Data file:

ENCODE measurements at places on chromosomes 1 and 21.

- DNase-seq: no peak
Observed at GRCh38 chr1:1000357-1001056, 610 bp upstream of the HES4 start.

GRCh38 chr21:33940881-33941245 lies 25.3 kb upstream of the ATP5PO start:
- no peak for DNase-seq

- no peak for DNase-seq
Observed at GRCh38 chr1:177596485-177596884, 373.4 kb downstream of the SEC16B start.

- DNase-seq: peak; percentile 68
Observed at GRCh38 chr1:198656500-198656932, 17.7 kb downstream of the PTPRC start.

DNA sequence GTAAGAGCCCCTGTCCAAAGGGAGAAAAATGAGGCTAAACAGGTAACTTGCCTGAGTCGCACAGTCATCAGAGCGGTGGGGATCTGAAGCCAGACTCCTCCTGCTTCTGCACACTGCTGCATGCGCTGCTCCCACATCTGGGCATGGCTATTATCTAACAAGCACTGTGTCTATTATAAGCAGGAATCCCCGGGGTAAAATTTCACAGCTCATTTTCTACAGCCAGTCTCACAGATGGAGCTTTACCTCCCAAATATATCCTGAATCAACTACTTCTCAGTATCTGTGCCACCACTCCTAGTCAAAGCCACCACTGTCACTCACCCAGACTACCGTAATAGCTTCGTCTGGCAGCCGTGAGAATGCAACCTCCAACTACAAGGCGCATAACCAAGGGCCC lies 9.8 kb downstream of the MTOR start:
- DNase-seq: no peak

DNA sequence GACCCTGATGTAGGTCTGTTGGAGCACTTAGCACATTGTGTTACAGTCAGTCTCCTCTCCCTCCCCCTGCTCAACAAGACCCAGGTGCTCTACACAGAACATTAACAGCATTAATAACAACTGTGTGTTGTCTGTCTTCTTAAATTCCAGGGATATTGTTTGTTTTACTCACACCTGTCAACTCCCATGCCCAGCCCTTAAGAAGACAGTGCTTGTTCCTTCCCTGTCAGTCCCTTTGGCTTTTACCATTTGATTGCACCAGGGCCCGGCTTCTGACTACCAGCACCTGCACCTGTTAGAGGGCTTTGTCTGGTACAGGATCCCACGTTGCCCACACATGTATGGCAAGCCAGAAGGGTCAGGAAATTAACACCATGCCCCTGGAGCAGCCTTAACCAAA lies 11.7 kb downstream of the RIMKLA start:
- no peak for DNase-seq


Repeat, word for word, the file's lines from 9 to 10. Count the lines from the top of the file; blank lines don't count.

Observed at GRCh38 chr1:198656500-198656932, 17.7 kb downstream of the PTPRC start.

DNA sequence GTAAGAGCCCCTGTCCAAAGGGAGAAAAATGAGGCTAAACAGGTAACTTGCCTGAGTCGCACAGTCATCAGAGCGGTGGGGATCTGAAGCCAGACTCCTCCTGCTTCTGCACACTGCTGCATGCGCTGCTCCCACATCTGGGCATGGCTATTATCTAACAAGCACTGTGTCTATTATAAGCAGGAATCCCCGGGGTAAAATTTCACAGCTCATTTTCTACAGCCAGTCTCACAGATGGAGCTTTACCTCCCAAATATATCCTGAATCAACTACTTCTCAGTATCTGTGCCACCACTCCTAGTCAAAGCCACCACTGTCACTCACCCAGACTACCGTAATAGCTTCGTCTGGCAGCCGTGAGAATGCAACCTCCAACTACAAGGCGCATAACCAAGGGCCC lies 9.8 kb downstream of the MTOR start: